Background: Suboptimal maternal health already from preconception onwards is strongly linked to an increased risk of birth complications.
Objective: To enable identification of women at risk of birth complications, we aimed to develop a prediction model for birth complications using maternal preconception socio-demographic, lifestyle, medical history and early-pregnancy basic clinical and biomarker characteristics in a general population.
Design/Methods: In a population-based prospective cohort study among 8,340 women, we obtained information on 35 maternal characteristics in the preconception period and first half of pregnancy (<21 weeks gestation). Preterm birth was defined as <37 weeks gestation. Small-for-gestational-age (SGA) and large-for-gestational-age (LGA) at birth were defined as gestational-age-adjusted birthweight in the lowest or highest decile, respectively. Because of their co-occurrence, preterm birth and SGA were combined into a composite outcome.
Results: The basic preconception model consisted of easy obtainable maternal preconception characteristics including age, ethnicity, parity, body mass index and smoking. This model had an area under the receiver operating characteristics curve (AUC) of 0.63 (95% confidence interval (CI) 0.61; 0.65) and 0.64 (95% CI 0.62; 0.66) for preterm birth/SGA and LGA, respectively. Extension to complex models by adding maternal socio-demographic, lifestyle, medical history and early-pregnancy basic clinical and biomarker characteristics led to a small, though significant, improvement of models. The full model for prediction of preterm birth/SGA had an AUC 0.66 (95% CI 0.64; 0.67) with a sensitivity of 22% at 90% specificity. The full model for prediction of LGA had an AUC of 0.67 (95% CI 0.65; 0.69) with a sensitivity of 28% at 90% specificity. The developed prediction models had a reasonable level of calibration in different socio-economic subsets of our population. In additional analyses, we observed that only for LGA paternal characteristics slightly improved model performance. The models were good at predicting the risk of fetal distress, caesarian section and low Apgar score. Conclusion(s): In preconception, maternal characteristics easy obtainable in clinical practice are well able to predict birth complications. When validated, the proposed prediction model could be used as a screening tool to identify women at risk of birth complications on a population level already from preconception onwards.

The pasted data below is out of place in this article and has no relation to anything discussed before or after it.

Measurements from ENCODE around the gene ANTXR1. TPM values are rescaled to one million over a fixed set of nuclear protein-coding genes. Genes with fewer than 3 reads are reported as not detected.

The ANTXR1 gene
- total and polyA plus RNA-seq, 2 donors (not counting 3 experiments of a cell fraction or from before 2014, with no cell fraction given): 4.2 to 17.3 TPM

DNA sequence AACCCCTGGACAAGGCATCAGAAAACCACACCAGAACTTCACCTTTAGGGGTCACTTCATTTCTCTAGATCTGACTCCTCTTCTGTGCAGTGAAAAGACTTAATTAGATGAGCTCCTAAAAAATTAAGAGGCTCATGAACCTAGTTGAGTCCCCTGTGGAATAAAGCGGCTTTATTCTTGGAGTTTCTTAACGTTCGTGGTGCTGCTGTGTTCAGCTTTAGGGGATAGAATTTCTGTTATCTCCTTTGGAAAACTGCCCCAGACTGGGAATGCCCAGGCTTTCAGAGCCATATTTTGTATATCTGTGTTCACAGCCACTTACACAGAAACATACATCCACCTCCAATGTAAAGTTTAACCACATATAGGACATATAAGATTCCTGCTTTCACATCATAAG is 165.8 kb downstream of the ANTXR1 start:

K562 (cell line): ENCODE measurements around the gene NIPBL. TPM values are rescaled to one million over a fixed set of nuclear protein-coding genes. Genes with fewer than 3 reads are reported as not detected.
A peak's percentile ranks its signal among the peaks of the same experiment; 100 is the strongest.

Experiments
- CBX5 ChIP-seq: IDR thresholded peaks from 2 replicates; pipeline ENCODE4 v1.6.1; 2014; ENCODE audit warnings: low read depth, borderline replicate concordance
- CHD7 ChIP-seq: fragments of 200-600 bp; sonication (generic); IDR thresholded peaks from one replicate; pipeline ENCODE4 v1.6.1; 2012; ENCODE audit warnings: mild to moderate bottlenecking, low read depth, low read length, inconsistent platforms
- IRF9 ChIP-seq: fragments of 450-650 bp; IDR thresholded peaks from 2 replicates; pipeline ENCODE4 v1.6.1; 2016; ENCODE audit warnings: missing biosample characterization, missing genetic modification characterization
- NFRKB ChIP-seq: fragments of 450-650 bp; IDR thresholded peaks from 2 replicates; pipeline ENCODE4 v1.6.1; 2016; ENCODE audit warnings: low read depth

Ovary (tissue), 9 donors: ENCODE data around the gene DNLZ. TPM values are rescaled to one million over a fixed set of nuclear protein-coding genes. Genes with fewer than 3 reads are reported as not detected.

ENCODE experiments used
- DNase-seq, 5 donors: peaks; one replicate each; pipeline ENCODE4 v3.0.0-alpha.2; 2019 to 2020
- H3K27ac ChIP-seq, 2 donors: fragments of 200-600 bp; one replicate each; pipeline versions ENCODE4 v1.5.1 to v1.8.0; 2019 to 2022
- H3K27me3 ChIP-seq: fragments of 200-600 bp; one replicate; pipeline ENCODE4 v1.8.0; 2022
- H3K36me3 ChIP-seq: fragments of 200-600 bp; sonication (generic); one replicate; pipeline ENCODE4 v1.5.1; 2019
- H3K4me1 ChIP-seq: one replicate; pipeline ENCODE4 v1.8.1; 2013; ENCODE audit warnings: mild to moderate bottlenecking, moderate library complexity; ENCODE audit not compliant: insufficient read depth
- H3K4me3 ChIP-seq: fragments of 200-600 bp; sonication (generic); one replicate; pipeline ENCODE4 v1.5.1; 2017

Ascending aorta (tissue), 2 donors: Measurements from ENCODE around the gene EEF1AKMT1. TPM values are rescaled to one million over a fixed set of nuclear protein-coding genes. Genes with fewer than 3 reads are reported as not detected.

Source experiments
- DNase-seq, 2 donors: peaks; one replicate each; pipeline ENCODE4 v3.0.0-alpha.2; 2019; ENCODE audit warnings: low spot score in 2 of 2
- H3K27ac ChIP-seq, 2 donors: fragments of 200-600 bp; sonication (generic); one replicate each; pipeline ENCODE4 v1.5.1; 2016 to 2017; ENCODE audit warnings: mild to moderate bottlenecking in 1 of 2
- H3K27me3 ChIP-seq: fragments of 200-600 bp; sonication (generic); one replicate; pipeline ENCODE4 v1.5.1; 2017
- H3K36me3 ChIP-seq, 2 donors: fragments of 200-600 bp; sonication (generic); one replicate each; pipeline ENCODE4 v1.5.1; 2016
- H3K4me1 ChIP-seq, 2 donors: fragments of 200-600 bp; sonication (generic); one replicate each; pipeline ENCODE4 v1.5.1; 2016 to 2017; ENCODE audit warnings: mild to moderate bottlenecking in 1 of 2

Authors/Institutions: Rama J. Wahab, Erasmus MC, Rotterdam, , Netherlands